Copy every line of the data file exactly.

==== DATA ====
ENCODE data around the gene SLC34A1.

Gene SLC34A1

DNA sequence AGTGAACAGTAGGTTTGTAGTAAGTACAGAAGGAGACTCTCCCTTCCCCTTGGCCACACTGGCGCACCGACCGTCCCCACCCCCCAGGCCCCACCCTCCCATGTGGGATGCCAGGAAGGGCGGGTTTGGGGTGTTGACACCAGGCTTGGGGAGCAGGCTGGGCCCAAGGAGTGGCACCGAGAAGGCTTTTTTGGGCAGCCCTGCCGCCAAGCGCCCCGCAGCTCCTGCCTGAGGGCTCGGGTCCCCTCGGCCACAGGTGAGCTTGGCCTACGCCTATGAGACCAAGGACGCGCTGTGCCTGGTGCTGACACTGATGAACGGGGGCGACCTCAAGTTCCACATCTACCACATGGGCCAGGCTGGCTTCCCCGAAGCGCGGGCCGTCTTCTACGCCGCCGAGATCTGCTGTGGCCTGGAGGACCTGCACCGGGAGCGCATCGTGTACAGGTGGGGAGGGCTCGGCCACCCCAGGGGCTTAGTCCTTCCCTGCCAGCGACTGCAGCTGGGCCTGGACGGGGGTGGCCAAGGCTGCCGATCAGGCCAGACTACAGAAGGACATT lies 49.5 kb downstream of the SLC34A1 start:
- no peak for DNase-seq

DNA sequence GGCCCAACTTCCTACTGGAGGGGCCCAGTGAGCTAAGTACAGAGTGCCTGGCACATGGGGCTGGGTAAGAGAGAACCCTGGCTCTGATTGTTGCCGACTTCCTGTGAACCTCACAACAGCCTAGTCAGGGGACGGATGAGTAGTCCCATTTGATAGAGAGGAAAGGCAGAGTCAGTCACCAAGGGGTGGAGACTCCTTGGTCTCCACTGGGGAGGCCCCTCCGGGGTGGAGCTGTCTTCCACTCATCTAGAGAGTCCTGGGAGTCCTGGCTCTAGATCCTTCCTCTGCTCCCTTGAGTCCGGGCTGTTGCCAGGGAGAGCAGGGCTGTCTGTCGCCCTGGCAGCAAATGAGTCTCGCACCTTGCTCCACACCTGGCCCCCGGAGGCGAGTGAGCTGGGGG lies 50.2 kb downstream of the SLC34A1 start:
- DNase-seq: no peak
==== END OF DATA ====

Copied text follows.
ENCODE data around the gene SLC34A1.

Gene SLC34A1

DNA sequence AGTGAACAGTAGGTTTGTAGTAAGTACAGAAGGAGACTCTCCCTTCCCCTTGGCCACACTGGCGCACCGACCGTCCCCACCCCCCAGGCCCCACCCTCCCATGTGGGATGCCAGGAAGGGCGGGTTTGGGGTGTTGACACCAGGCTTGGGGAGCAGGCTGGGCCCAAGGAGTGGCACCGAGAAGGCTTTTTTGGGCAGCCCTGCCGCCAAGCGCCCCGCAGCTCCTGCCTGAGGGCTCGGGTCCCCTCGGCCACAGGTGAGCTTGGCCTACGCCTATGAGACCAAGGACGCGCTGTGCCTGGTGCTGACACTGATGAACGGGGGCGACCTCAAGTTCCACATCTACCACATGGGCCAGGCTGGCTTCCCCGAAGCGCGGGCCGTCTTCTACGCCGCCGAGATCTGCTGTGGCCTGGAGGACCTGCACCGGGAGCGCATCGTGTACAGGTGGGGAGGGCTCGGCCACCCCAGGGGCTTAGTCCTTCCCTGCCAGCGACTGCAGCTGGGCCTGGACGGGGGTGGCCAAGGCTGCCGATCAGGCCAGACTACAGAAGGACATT lies 49.5 kb downstream of the SLC34A1 start:
- no peak for DNase-seq

DNA sequence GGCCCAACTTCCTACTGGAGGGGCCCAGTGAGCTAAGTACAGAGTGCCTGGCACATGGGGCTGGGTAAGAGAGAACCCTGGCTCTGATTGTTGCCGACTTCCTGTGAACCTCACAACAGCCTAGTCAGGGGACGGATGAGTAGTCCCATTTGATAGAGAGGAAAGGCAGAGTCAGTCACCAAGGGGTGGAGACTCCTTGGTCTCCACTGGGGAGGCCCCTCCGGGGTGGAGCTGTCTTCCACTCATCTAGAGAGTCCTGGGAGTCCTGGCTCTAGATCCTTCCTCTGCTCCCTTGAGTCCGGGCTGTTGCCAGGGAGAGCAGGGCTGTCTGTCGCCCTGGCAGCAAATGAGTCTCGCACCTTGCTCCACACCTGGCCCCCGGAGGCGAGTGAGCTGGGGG lies 50.2 kb downstream of the SLC34A1 start:
- DNase-seq: no peak